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Letter to the Editor
DOI: 10.1016/j.nefroe.2020.04.009
Open Access
Available online 22 May 2021
Epidemic outbreak of gram negatives in patients with long-term tunneled hemodialysis catheters: Adverse event on hemodialysis units
Brote de bacteriemia por gramnegativos en pacientes portadores de catéteres tunelizados: evento adverso en las unidades de hemodiálisis
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María Dolores Arenas
Fundación Renal Iñigo Alvarez de Toledo, Spain
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Table 1. Points from which samples were drawn for culture, liable to be contaminated based on scientific evidence.
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Dear Editor,

Implementation of a safety culture in haemodialysis (HD) units is key.1 However, a punitive culture is responsible for limited reporting of adverse events (AEs), creating an obstacle to effective investigation. It is essential to promote a safety culture to establish strategies that ensure the provision of harm-free care. AEs are often linked to system failures, so it is more important to identify existing procedural weaknesses and report them to other units in order to adopt preventive measures, than it is to look for guilty parties.

Infectious complications of vascular access, associated with the growing use of tunnelled catheters (TCs),2 represent a common AE and correspond to an epidemic outbreak of gram-negative bacteria.3 Such a complication should be a sentinel indicator to investigate its origin and route of transmission, which is not always easy.4 We report an epidemic outbreak of bacteraemia due to Pseudomonas aeruginosa (Psa) that occurred at an HD unit in Alicante, Spain, with 164 patients, in which 11 episodes of bacteraemia were detected in two months (10 gram-negative bacteria; 9 Psa). The alert was issued after the first two cases. Various points were cultured (Table 1). Massive growth of Psa was detected in the drain of a wash basin and in a Hansen coupling. This Psa was genotypically identical to the Psa detected in the patients, suggesting that it was the source of infection and presumably reached the catheter via staff. Taps can be reservoirs for Psa infection in hospitalised patients,5 as can other sites that are not always suspected (Table 1).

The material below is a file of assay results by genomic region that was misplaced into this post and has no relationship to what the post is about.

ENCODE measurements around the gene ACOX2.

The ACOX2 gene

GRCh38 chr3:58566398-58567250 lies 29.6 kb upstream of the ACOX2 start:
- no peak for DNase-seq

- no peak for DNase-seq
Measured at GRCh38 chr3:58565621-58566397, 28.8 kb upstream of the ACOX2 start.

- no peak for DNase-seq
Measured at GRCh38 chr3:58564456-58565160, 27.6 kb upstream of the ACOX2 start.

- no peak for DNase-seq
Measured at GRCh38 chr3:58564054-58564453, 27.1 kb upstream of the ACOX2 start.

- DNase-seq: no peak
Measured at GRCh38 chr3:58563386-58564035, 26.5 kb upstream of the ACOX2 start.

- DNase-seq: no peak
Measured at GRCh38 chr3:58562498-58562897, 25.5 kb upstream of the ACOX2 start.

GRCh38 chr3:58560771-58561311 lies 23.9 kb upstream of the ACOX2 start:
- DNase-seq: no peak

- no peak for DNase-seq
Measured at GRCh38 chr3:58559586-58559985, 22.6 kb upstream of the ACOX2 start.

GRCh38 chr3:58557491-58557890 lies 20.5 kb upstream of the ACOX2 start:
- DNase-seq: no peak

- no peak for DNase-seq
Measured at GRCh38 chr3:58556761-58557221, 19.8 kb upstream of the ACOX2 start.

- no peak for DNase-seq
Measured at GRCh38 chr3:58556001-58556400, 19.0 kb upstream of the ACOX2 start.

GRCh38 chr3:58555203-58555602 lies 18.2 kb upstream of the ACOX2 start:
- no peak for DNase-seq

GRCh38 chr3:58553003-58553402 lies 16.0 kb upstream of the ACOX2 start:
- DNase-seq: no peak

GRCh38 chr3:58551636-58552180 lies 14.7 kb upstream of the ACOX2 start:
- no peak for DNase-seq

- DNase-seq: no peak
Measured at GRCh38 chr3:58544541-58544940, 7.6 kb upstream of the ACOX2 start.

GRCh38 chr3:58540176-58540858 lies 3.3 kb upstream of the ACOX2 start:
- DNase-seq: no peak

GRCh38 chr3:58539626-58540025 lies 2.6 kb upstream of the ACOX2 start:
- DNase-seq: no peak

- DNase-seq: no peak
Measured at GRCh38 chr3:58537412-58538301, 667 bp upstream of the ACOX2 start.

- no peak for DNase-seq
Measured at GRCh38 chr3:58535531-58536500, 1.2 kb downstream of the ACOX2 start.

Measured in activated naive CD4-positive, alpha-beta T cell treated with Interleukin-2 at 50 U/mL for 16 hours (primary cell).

Table 1.

Points from which samples were drawn for culture, liable to be contaminated based on scientific evidence.

1. Disinfectant solutions (aqueous chlorhexidine)8 
2. Infusion fluids (saline solution) 
3. Heparins 
4. Running water 
5. Wash basin drain in the rooms 
6. Treated water9 
7. Acidic HD concentrates 
8. Dialysis fluid at the inlet and outlet of the dialyser10 
9. Hansen couplings 
10. Arterial and venous blood lines 
11. Monitor drainage tubes11 
12. Hands of staff involved in patient care12 
13. Hand disinfectant solutions13 

HD: haemodialysis.

All cases of bacteraemia occurred in patients with TCs (33 patients: 0.18 cases of bacteraemia/TC/months of risk). Haemodynamic instability preceded bacteraemia by a week. The first three patients received empirical vancomycin and IV tobramycin and required catheter removal. All the other patients received specific treatment from the start and responded favourably. Following disinfection of water drains and the use of a disinfectant alcohol solution before and after contact with each patient,6,7 no new cases appeared after 12 months.

These outbreaks highlight the importance of active surveillance of AEs in HD, strengthening safety policies, early risk assessment and the importance of case reporting.

References
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Pseudomonas aeruginosa outbreak in a neonatal intensive care unit: a possible link to contaminated hand lotion.
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Please cite this article as: Arenas MD. Brote de bacteriemia por gramnegativos en pacientes portadores de catéteres tunelizados: evento adverso en las unidades de hemodiálisis. Nefrologia. 2020. https://doi.org/10.1016/j.nefro.2020.04.024

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